Getting more out your Windows Performance Counters monitoring for web applications – part 3

This is part 3 about Zabbix monitoring for your websites and ASP.NET applications in IIS. This time I’ll show you how to get data from Win32_PerfRawData_PerfProc_Process counter, fast, for everey application pool This counter is notorious for its slowness, but you can get data a bit faster. IIS AppPool Insights in Zabbix – because there is always more than one way.

In part 1 I showed you how to create an IIS website autodiscovery item and application discovery, and in part 2 you monitor the performance of your ASP.NET web application utilizing Windows performance counters in Zabbix. Now we take it a step further, to monitor Win32_PerfRawData_perfProc_Process data for all currently running application pools (autodiscovered).

I query PerfRawData, because using Win32_PerfFormattedData_perfProc_Process costs a small performance hit, and results may be rounded to 0 and not 0,1.

Autodiscover running IIS application pools

In this part you’ll query Win32_PerfRawData_PerfProc_Process performance counters using WMI/CIM in PowerShell. The Win32_PerfRawData_PerfProc_Process class contains a lot of usefull properties for your IIS website application pools.

The gathered data needs to be transformed into a JSON blob so Zabbix can use it, but you also need to somehow match your application pool’s (w3wp.exe) process ID to the result of your WMI query (called “WQL”, or SQL for WMI. See Querying with WQL, WQL (SQL for WMI) for more information). This is done in PowerShell.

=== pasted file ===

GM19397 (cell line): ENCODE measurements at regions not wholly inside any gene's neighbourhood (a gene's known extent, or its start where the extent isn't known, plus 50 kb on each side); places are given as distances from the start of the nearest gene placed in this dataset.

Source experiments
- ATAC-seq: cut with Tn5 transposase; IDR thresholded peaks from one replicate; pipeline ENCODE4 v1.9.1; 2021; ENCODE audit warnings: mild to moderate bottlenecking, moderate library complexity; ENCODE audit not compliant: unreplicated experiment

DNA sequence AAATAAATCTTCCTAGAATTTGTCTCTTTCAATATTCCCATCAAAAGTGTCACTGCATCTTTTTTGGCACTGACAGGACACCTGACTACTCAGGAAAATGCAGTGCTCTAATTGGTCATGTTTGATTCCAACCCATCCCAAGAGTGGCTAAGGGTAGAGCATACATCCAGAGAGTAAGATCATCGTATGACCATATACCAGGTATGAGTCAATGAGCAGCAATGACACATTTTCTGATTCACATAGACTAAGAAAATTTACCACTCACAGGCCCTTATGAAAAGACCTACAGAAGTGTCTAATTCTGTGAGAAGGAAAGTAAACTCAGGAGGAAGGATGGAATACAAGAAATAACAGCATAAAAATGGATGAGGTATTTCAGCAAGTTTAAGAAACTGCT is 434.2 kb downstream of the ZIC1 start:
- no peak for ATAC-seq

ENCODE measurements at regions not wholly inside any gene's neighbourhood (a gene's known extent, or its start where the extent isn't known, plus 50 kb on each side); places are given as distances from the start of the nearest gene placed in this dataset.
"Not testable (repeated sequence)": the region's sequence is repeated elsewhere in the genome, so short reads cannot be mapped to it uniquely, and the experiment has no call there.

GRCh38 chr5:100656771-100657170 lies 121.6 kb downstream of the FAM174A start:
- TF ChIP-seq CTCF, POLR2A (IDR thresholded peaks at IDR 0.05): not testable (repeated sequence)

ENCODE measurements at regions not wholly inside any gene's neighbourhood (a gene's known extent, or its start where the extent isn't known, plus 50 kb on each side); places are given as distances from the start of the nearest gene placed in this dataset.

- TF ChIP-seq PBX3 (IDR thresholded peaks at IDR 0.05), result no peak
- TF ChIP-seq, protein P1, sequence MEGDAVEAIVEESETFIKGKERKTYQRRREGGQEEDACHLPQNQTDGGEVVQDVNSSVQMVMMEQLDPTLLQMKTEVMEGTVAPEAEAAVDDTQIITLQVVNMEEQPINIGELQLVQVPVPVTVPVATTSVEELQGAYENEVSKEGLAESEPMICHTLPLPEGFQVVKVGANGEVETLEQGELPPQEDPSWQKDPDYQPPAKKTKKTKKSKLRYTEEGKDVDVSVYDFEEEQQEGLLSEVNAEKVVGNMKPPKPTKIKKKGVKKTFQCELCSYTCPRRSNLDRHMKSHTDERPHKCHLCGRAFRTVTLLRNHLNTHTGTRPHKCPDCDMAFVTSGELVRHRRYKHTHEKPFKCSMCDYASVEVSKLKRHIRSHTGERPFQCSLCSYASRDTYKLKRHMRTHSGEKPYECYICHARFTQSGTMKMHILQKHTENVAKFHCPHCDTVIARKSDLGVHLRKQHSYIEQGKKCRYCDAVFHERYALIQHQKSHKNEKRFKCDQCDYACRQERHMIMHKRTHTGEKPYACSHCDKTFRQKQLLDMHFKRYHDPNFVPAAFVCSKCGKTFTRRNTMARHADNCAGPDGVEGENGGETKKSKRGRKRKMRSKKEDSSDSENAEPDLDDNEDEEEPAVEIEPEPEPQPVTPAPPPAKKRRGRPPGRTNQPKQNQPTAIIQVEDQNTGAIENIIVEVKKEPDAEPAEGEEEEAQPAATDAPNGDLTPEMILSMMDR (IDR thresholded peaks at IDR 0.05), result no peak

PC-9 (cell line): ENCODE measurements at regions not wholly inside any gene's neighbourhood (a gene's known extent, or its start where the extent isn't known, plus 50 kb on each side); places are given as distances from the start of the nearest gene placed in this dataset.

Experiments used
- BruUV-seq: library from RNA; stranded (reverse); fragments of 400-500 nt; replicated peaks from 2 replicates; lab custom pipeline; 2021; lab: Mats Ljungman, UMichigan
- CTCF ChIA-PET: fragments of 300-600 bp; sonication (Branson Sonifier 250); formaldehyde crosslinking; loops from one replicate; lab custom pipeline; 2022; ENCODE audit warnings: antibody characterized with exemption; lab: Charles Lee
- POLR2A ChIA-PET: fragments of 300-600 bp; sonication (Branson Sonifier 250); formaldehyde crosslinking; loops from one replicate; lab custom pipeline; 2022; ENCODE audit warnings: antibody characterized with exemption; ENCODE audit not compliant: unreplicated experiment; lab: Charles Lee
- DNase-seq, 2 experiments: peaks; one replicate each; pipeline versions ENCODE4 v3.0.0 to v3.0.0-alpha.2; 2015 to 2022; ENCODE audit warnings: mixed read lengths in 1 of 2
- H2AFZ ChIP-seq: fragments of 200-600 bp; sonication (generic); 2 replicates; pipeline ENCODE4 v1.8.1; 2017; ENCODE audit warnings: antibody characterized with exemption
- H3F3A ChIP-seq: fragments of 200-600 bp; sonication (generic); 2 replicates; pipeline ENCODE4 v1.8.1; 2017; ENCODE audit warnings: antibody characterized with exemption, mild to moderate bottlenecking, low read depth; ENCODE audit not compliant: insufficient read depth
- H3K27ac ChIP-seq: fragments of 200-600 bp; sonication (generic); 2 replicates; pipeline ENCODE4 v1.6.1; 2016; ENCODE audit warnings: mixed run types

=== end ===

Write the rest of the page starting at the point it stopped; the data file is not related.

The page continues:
Let’s begin.

Create a file called w3wp-discovery.ps1 and add the following into it:

$allpools = (Get-CimInstance -EA SilentlyContinue -ClassName applicationpool -Namespace root\webadministration).Name

This outputs simple all applications pools. Now you’ll need to add a Zabbix MACRO {#APPPOOLNAME} object.

@{  
	"data" = $allpools | foreach { @{
		"{#APPPOOLNAME}" = $_
	}}
} | ConvertTo-Json

This’ll give you an object $mypools with all discovered IIS application pools and a macro {#APPPOOLNAME}. It looks like:

{
	"data":  [
				 {
					 "{#APPPOOLNAME}":  "DefaultAppPool"
				 },
				 {
					 "{#APPPOOLNAME}":  ".NET v4.5 Classic"
				 },
				 {
					 "{#APPPOOLNAME}":  ".NET v4.5"
				 },
				 {
					 "{#APPPOOLNAME}":  "example.com"
				 },
				 {
					 "{#APPPOOLNAME}":  "example.org"
				 },
....

The macro {#APPPOOLNAME} is used to reference application pools in your autodiscover template. We need this information later on.

Zabbix conf

For Zabbix, create a configuration file w3wp.conf in your zabbix_agentd.confd folder, and add the following UserParameter to it:

UserParameter=w3wp.discovery,powershell -NoProfile -ExecutionPolicy Bypass -File C:\path\to\w3wp-discovery.ps1

This creates the w3wp.discovery key.

Counter query Powershell script for dependent items

To query Win32_PerfRawData_perfProc_Process for performance counter values, we need PowerShell. You can use Get-WmiObject of Get-CimInstance cmdlets, and the data I want to monitor for application pools is (you are free to choose your own of course).

  • HandleCount
  • IDProcess
  • IOReadBytesPerSec
  • IOReadOperationsPerSec
  • IOWriteBytesPerSec
  • IOWriteOperationsPerSec
  • PercentProcessorTime
  • PrivateBytes
  • ThreadCount
  • WorkingSet
  • WorkingSetPeak

This is where the magic happens and you get all that info:

$processinfo = Get-CimInstance -EA SilentlyContinue -Query "select * from Win32_PerfRawData_PerfProc_Process where Name like 'w3wp_%'" -Namespace root\cimv2 | Select HandleCount,IDProcess,IOReadBytesPerSec,IOReadOperationsPerSec,IOWriteBytesPerSec,IOWriteOperationsPerSec,PercentProcessorTime,PrivateBytes,ThreadCount,WorkingSet,WorkingSetPeak